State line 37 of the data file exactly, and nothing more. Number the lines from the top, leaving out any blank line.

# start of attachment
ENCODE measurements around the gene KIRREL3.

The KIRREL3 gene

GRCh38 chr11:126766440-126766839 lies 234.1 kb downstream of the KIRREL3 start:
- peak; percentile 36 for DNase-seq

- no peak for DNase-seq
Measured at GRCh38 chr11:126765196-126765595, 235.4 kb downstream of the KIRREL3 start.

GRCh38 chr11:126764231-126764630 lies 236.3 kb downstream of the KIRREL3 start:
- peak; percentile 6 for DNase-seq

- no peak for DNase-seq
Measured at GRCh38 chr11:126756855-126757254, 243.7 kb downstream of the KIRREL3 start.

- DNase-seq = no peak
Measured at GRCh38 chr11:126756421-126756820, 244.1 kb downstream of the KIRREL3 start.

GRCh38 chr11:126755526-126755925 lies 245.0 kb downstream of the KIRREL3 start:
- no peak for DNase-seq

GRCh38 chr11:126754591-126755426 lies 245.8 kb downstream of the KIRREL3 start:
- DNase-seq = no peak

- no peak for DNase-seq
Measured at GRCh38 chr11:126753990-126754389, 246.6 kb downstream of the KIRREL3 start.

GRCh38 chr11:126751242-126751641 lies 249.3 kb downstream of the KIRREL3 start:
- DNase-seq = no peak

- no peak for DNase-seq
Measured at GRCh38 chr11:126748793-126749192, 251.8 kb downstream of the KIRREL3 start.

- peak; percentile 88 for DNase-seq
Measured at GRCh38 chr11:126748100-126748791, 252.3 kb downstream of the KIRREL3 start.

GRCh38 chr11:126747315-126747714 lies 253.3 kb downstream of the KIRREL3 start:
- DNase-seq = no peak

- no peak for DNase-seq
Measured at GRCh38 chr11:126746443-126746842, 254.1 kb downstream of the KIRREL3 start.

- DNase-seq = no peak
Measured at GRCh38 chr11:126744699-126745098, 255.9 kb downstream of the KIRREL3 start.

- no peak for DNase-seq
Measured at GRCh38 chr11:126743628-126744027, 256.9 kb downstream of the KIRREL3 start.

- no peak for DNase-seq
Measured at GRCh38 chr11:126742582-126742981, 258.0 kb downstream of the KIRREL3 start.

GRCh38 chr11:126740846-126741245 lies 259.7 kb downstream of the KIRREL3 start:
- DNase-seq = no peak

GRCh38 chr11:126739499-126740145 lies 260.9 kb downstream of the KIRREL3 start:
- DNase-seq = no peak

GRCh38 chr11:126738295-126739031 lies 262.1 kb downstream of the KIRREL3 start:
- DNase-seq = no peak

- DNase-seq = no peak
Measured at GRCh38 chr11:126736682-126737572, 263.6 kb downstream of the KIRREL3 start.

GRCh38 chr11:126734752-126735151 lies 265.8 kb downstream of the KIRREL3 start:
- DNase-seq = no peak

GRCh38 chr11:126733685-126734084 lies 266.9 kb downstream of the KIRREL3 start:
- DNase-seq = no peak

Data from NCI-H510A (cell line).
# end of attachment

GRCh38 chr11:126739499-126740145 lies 260.9 kb downstream of the KIRREL3 start: